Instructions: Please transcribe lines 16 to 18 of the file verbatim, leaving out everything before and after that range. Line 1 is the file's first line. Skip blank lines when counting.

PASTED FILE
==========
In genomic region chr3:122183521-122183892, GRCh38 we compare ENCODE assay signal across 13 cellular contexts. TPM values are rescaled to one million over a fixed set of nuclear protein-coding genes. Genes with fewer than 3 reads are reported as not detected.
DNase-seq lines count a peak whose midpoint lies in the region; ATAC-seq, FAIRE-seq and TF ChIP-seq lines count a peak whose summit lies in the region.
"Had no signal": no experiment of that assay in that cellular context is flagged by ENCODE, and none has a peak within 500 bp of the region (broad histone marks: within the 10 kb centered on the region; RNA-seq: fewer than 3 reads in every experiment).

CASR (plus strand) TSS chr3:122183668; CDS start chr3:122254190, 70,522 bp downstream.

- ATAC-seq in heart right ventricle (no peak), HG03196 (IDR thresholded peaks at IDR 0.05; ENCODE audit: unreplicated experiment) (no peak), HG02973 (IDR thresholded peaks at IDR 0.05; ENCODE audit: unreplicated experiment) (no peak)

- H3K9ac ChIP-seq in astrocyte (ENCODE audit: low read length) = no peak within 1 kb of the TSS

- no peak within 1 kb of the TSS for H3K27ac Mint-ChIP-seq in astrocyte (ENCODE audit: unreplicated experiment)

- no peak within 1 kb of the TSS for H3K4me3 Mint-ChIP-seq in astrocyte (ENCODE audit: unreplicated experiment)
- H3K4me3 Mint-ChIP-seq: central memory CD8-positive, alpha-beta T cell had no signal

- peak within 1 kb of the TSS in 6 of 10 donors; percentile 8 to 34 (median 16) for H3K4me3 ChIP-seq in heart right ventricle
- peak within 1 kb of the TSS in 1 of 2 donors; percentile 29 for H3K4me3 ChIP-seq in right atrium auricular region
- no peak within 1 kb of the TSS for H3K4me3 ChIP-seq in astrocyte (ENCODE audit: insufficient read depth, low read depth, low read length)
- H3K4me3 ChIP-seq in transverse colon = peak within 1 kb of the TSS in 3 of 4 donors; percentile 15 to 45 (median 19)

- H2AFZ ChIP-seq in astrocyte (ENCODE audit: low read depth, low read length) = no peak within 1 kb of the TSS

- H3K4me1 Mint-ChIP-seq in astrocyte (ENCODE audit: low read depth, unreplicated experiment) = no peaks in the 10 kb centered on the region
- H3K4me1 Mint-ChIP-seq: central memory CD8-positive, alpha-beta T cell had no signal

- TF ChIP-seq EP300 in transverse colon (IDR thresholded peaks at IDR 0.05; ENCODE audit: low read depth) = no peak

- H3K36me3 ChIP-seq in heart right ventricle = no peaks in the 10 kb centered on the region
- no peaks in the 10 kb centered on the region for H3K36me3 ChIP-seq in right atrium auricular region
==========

- H3K4me1 Mint-ChIP-seq: central memory CD8-positive, alpha-beta T cell had no signal

- TF ChIP-seq EP300 in transverse colon (IDR thresholded peaks at IDR 0.05; ENCODE audit: low read depth) = no peak

- H3K36me3 ChIP-seq in heart right ventricle = no peaks in the 10 kb centered on the region